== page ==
influence of material wettability and the measure of wettability has
been considered through the years. Today, it seems to have come to
the forefront of understanding material properties.
probably due in part to the influence of silicone in polymers, both
historically in silicone acrylate GP materials and now in silicone
we intuitively believe that material wettability is associated with
on-eye clinical performance, there seems to be little understanding
of the impact of lens wettability on the ocular surface.
purposes, it's important to consider the formation of dry spots on a
contact lens surface as the final result of a series of factors
contributing to tear film breakup. In this regard, we should also
give consideration to contact lens surfaces relative to impacting
patient comfort and success. Factors contributing to tear film
breakup might include evaporation, dewetting or adsorption of the
Evaporation is the vaporization of a liquid to a gaseous state,
whereas dewetting is the process of the rupture of a film resulting
in liquid droplets but no net fluid loss. Wettability is just the
opposite - it's the process of a liquid film, the pre-lens tear
film, spreading over a contact lens surface.
Adsorption could be a contributing factor to tear film breakup, but
most would agree that it likely plays little role in the process.
A Complex Process
Understanding the process that leads to tear film breakup over a
contact lens is a complex one. Historically, contact lens-related
dry eye is classified as evaporative, but again, it's hard to ignore
the potential role of wettability in this process.
problem in sorting this out is complicated as wettability is
measured primarily using the in-vitro captive bubble (for hydrogels)
and sessile drop techniques.
studies of wettability suggest that wearing contact lenses alters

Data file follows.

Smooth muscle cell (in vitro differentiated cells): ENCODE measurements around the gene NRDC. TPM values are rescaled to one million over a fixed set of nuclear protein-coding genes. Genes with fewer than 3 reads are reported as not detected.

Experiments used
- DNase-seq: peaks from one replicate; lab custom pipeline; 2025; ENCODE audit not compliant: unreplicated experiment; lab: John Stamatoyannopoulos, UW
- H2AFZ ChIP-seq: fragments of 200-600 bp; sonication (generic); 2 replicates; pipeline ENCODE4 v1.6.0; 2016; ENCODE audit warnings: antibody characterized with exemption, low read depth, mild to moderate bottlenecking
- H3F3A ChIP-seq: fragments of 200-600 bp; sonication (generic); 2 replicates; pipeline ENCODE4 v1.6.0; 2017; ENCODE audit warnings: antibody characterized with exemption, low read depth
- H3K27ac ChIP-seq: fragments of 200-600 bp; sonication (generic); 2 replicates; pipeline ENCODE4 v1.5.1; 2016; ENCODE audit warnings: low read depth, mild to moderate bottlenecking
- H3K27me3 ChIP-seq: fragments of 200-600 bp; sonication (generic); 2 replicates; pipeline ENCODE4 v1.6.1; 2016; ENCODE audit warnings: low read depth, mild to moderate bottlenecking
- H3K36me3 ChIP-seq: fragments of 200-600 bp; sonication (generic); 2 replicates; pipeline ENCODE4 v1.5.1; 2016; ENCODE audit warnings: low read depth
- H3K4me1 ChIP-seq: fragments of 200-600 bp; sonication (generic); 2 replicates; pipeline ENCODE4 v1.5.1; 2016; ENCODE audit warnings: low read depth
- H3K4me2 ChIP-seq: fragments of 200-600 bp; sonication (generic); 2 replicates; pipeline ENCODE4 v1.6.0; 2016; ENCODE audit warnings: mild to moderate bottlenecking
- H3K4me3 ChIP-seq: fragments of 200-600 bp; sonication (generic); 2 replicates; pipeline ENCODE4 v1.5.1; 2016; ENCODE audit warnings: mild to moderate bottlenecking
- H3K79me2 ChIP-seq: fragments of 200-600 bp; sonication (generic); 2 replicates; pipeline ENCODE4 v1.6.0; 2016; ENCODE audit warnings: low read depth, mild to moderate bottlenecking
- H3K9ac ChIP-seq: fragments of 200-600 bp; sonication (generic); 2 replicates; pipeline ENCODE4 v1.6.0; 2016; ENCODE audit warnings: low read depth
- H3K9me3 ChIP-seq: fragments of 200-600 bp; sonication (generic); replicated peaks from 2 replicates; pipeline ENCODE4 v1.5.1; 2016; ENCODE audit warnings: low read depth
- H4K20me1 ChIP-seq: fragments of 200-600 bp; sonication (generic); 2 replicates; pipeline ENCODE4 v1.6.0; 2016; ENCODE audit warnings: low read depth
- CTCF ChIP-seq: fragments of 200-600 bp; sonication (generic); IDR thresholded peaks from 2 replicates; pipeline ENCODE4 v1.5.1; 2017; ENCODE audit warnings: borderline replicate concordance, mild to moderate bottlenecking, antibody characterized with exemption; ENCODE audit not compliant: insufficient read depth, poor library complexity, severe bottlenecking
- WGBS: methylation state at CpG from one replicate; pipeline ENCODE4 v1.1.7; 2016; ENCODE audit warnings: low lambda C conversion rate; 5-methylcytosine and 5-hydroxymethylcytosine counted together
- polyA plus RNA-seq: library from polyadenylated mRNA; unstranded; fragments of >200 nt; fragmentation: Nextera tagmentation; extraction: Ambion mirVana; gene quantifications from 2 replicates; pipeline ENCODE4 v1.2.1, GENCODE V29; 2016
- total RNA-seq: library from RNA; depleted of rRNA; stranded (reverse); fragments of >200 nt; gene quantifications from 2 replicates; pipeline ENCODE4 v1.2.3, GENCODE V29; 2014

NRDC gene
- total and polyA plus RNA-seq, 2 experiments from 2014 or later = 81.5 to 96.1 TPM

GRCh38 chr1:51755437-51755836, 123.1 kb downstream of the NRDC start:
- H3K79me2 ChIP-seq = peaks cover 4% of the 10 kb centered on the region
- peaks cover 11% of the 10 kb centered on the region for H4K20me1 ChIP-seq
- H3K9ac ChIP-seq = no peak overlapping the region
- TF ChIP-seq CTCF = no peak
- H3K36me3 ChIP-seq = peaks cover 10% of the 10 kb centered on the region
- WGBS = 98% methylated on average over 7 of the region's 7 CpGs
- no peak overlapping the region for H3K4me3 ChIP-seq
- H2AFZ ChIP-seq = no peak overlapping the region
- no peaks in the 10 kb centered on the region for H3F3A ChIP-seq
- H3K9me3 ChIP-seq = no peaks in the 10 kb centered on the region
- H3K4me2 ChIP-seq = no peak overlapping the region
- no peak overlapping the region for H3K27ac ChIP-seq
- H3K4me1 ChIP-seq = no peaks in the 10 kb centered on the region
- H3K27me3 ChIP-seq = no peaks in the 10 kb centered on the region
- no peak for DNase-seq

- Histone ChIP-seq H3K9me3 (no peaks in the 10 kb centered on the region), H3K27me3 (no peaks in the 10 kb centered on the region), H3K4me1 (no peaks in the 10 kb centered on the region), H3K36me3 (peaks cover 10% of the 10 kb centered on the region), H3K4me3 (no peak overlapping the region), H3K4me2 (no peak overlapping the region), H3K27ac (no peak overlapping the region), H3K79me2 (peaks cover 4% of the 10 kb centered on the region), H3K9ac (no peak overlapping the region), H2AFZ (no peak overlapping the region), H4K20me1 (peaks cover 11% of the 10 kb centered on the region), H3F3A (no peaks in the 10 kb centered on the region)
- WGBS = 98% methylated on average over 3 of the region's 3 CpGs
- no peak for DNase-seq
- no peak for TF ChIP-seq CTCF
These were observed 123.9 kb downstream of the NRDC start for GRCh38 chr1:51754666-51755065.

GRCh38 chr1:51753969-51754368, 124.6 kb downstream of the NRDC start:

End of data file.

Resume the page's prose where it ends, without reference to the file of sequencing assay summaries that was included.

their wettability (compared to an unworn contact lens), but these
studies provide no evidence that wettability contributes to the
process of tear film breakup.
contrary, imaging of the pre-lens tear film suggests little evidence
of actual dewetting, as within about 10 seconds to 15 seconds
following the blink, very little film is left. Again, the dewetting
process itself, without evaporative forces, is associated with
beading of the tear film with no net fluid loss. This isn't what we
pre-lens tear film breakup occurs, this again may lead to
significant and repeated lens surface exposure. This draws attention
to other related factors, which include lubricity and friction
during wear or tribology, which is the combination of the three.
Lubrication occurs when two adjacent surfaces are separated by a
film, which ultimately reduces the friction between the surfaces
when they are moving.
corneal surface isn't smooth as it contains numerous microvilli and
microplicae, which might aid in maintaining tear film stability or
act as friction reducers themselves. In this regard, it seems as
though there would be benefit in a soft lens surface, in addition to
lack of surface exposure as described through aforementioned
Continued Study Ahead
materials and lens care solutions improve, it will be interesting to
study their effects on these processes. It seems that our ultimate
hope is for the development of lens materials that mimic the corneal